By CARLOS VALDEZ and JOSHUA GOODMAN, Associated Press
LA PAZ, Bolivia (AP) — Bolivia’s recent interim government persecuted opponents with “systematic torture” and “summary executions” by security forces in the tumultuous aftermath of Evo Morales’ resignation in 2019, according to a new report by independent human rights experts.
The scathing, 471-page report is the most comprehensive yet to examine the events surrounding the disputed 2019 presidential vote, when Morales’ narrow election to an unprecedented fourth term triggered widespread protests spurred by strong international allegations of voting fraud—claims later questioned by foreign electoral experts.
The report, presented Tuesday in La Paz in an event attended by new President Luis Arce, was commissioned by the Organization of American States chief human rights watchdog under an agreement with the former interim government led by Jeanine Áñez.
The five-member panel’s findings of widespread abuses by security forces acting under the conservative interim government’s direction is likely to embolden leftist supporters of Morales and Arce, who have long maintained Áñez took power through a coup tacitly backed by the Trump administration. It’s also likely to undercut criticism by the Biden administration and others suggesting that the jailing of Áñez on sedition and terrorism charges tied to the unrest was politically motivated.
“This thoroughly documented report sets the record straight,” said Kathryn Ledebur, who leads the nonprofit Andean Information Network in Bolivia and has been a sharp critic of Áñez.
Ledebur, an American who has lived in Bolivia for decades, said she finds U.S. policy toward Bolivia especially disappointing because of the parallels between how the Áñez government spread misinformation and intervened in the judiciary to attack opponents and attempts by former President Donald Trump to hold onto power following his defeat last year.
“Instead of suggesting Áñez’s arrest was politically motivated, the U.S. should speak out about the gross human rights violations committed by, and the illegality of, the Áñez government,” Ledebur said.
The State Department said that it would not comment until it had heard from the Group of Independent Experts and had reviewed its report. But a spokesperson in an email said that Bolivians deserve accountability based on credible legal proceedings that respect due process.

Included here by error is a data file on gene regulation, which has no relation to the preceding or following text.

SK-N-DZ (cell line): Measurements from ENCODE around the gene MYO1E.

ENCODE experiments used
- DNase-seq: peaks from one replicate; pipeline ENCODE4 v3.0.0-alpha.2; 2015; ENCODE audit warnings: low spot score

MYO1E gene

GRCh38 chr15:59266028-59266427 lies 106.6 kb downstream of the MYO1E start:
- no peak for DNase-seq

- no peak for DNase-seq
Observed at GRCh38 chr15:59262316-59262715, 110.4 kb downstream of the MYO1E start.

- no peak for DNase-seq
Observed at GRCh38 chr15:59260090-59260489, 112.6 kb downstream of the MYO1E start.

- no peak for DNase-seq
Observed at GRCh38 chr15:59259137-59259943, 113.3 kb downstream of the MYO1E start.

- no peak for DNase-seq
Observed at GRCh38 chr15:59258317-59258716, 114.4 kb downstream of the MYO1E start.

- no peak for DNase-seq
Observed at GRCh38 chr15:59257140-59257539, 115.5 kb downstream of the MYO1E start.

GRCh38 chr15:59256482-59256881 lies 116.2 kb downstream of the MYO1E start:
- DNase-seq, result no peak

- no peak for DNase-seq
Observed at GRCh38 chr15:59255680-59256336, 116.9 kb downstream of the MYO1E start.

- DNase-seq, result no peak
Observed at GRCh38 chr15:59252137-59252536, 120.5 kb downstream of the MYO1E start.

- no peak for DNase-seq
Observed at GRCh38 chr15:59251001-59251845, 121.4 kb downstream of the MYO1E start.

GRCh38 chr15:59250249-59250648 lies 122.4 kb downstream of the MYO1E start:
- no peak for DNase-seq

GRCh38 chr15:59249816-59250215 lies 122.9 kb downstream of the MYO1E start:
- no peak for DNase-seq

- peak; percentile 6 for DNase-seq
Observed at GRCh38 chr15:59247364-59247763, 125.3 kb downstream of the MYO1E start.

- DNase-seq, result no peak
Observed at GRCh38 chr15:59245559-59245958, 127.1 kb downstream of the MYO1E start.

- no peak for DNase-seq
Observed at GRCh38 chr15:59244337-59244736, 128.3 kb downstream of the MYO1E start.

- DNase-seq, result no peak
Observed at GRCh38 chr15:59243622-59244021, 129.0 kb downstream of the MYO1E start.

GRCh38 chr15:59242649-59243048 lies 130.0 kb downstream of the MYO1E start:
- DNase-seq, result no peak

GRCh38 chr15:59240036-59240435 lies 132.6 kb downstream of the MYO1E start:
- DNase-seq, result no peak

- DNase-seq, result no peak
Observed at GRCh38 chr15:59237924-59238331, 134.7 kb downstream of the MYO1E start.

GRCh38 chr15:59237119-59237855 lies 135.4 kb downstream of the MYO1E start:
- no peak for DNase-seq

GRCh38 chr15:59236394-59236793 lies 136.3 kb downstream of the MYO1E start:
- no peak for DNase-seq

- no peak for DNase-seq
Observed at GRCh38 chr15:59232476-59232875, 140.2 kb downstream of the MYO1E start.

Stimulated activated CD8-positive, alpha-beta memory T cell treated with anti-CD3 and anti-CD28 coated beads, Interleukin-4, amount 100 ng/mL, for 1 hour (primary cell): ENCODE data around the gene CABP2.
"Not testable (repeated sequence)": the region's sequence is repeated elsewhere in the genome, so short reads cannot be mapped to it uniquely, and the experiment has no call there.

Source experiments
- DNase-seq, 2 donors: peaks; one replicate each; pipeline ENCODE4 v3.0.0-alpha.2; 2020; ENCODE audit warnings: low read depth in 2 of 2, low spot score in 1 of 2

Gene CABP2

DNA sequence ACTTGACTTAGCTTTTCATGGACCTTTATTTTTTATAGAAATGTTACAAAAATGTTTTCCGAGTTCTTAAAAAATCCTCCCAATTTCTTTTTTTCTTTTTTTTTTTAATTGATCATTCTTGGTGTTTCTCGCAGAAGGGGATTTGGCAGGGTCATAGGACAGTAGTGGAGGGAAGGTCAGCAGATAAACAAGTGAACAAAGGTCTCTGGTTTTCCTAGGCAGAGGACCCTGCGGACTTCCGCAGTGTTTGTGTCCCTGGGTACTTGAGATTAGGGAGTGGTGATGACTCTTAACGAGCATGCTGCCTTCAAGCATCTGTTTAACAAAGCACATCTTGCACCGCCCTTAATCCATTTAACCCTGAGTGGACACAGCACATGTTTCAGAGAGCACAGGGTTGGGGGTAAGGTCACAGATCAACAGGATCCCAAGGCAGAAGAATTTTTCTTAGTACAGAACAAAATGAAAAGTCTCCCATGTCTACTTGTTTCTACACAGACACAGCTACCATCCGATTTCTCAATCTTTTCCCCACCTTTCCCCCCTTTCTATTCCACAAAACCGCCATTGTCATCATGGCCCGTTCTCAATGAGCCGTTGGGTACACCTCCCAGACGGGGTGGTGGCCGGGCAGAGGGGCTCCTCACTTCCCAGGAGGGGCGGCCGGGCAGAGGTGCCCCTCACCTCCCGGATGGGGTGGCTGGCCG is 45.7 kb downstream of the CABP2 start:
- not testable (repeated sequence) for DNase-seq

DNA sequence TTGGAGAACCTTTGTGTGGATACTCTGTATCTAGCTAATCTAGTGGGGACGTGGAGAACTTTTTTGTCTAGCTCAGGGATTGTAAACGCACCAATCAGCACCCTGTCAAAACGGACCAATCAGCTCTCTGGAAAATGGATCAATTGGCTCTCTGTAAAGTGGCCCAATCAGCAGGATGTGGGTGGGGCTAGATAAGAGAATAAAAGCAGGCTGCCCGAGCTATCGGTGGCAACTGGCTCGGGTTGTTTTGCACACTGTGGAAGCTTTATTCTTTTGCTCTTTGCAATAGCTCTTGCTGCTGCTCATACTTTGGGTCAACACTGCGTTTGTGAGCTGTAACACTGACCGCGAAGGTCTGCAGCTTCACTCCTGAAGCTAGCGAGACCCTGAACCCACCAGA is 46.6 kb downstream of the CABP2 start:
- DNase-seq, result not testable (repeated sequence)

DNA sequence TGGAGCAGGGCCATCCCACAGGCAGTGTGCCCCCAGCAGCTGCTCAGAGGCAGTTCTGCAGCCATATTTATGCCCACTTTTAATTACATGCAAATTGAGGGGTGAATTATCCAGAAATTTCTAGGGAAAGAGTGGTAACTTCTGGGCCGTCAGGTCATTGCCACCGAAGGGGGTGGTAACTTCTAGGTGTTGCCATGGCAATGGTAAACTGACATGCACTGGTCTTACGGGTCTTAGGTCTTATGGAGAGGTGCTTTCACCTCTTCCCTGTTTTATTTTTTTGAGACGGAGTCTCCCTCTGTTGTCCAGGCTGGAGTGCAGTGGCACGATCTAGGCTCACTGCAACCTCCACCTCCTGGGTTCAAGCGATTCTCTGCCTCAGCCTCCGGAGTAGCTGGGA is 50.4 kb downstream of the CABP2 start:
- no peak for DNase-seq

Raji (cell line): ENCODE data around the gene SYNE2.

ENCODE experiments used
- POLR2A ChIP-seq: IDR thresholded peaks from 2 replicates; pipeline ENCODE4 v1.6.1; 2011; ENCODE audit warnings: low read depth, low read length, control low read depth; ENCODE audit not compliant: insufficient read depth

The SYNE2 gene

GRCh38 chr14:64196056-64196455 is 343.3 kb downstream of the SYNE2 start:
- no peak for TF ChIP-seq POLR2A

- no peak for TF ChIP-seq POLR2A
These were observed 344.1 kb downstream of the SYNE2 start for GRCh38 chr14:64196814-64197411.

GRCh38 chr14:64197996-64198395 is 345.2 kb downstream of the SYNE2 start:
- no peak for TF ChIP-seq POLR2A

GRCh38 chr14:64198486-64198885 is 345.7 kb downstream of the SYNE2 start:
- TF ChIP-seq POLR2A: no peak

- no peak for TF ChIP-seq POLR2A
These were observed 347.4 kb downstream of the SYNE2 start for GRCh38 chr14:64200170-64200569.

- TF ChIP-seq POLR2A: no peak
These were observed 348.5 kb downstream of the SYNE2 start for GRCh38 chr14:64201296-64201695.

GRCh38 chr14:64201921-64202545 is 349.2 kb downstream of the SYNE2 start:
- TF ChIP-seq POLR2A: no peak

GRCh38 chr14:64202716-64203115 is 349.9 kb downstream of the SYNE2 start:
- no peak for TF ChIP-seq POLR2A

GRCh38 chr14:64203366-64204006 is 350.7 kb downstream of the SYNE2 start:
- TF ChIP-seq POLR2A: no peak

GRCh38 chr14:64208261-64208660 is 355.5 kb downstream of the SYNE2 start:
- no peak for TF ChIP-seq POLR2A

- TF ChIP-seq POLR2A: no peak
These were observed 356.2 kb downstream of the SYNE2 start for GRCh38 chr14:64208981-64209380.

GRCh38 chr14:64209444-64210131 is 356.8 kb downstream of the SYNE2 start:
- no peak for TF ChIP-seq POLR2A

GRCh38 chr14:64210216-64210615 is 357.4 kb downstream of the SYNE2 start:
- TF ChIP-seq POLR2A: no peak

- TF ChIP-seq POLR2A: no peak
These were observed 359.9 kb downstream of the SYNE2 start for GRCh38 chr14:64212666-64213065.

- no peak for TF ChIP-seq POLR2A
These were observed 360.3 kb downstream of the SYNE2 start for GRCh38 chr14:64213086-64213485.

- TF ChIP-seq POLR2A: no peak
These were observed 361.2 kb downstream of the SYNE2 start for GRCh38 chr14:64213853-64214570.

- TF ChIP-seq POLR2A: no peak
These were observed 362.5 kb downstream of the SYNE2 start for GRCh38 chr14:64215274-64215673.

Following Áñez’s arrest in March, Secretary of State Antony Blinken said on Twitter that he was “deeply concerned by growing signs of anti-democratic behavior and politicization” of Bolivia’s justice system.
An OAS electoral mission to Bolivia found a number of “irregularities” in the 2019 election, including the existence of hidden computer servers. Morales officially won by barely enough votes to avoid a runoff with the second-place finisher.
That OAS electoral mission’s findings prompted opponents joined by Bolivia’s armed forces to pressure Morales into resigning hours after he had acquiesced to OAS Secretary General Luis Almagro’s call for a redo of the vote.
Later, researchers from the Massachusetts Institute of Technology would cast doubt on the OAS’ claim that a sudden change in voting trends following an extended lapse in releasing results pointed to fraud. The OAS has stood by its findings.
The new report, which was the result of eight months of research partly funded by the U.S. government and the Ford Foundation, is careful not to endorse claims of a coup against Morales.
But it does raise doubts about Áñez’s ascent to power, pointing out that her election to the head of the Senate and then as interim president lacked the quorum required by internal congressional rules after several of Morales’ allies in the legislature resigned in protest.
“If this isn’t a coup, what more proof can there be?” Arce said at Tuesday’s presentation to shouts of “Justice!” by relatives of those killed who were also in attendance.
The report also detailed examples of excessive force by police, including the use of lethal ammunition, to suppress unarmed supporters of Morales who poured into the streets. At least 20 people were killed in two incidents the experts characterized as “massacres” perpetrated by security forces acting under the authority of a decree signed by Áñez guaranteeing amnesty for those working to re-establish public order.
“We don’t want revenge. We want justice,” said Gregoria Siles, whose son Omar was killed after being shot in the city of Sacaba.
The report highlights the deep political polarization surrounding Morales’ changing of the constitution to seek a fourth term, deep-seated racism against his Indigenous followers and traditionally weak institutions as aggravating factors.
But it specifically faults Áñez officials for utilizing the judiciary and security forces to target opponents, often based on flimsy evidence. It also found evidence of female detainees being threatened with rape and subjected to genital touching.
Among those imprisoned was a maid found when police raided the abandoned home of a former top official, as well as Morales’ former cabinet chief, Patricia Hermosa, who had a miscarriage in custody while being denied medical attention, according to the report.
The report contains 36 recommendations, including calls to compensate victims of state violence, a thorough investigation of crimes committed by security forces and greater independence for prosecutors and judges.
Associated Press writer Carlos Valdez reported this story in La Paz and AP writer John Goodman reported from Cleveland.